One of Handel’s earliest Italian operas, Rodrigo released by ambroisie
“Al Ayre Español, led by Eduardo López Banzo, plays with beautiful tone, high spirits, and dramatic nuance – the musical performances are altogether first rate and fully satisfying.”– All Music Guide on Al Ayre Español’s previous Handel recording, Amadigi di Gaula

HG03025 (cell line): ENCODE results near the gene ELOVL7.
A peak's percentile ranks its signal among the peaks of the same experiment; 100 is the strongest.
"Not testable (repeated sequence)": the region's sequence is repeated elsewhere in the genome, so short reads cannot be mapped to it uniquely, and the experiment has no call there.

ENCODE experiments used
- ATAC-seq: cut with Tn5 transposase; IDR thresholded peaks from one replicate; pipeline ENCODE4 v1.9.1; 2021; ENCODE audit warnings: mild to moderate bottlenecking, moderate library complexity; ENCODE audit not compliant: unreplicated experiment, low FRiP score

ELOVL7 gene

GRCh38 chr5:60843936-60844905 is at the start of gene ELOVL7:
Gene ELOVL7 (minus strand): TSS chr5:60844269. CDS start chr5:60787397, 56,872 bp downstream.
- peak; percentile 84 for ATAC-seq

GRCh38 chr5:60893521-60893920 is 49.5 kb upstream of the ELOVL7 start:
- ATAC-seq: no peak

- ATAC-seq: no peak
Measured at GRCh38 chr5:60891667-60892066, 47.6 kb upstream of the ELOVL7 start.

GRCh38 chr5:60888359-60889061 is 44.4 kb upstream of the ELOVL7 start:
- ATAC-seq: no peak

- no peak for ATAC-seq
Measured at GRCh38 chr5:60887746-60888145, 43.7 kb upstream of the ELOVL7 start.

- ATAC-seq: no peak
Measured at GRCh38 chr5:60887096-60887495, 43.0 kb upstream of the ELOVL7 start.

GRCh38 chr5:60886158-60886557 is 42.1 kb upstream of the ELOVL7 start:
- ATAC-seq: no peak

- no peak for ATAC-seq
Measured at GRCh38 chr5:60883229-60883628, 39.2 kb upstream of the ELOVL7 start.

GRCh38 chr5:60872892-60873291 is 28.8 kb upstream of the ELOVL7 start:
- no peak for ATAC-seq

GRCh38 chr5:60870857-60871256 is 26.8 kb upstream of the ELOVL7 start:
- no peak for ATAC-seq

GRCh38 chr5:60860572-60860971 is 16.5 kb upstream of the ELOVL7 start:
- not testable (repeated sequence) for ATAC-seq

naïve’s sister label, ambroisie, presents a new edition of one of Handel’s Italian-period masterpieces, Rodrigo, with an exceptional cast led by Maria Riccarda Wesseling in the title role, María Bayo as his wife Esilena, Sharon Rostorf-Zamir as his young lover Florinda, and Max Emanuel Cencic as Fernando. Following Amadigi di Gaula earlier this year, Rodrigo is the second Handel opera on the label conducted by Eduardo López Banzo. The release follows a European tour with the same cast and orchestra, Al Ayre Español, resulting in an interpretation that will undoubtedly lead to a new understanding of the piece almost exactly 300 years after it was written.“There can hardly be another Handel opera so fraught with unanswered questions, conjectures, and legends as Rodrigo,” writes Rainer Heyink in his fascinating booklet article on the work’s background and reconstruction. “Vincer se stesso è la maggior vittoria , o Rodrigo” (To conquer oneself is the greatest victory, or Rodrigo), to give its full title, is one of Handel’s earliest operas, the first he wrote after arriving in Italy in his early 20s. Until recently, despite the magnificence of the music, Rodrigo had been little heard, partly because much of the autograph score remained in fragmentary form and the extensive revisions Handel evidently made, prior to its Florence premiere in 1707, were lost. Over the past 25 years, much has been rediscovered or re-created by various musicologists. For this recording, those sections still missing were replaced as far as possible by musical material from other works by Handel, in an edition reconstructed and published under the auspices of the Hallische Händel-Ausgabe. The typical opera seria plot revolves loosely around the political and marital conflicts and complications in the life of a real 8th-century Spanish king – most caused, of course, by his infidelity. His wife’s constancy, forgiveness, and wisdom prove to be everyone’s salvation in the end.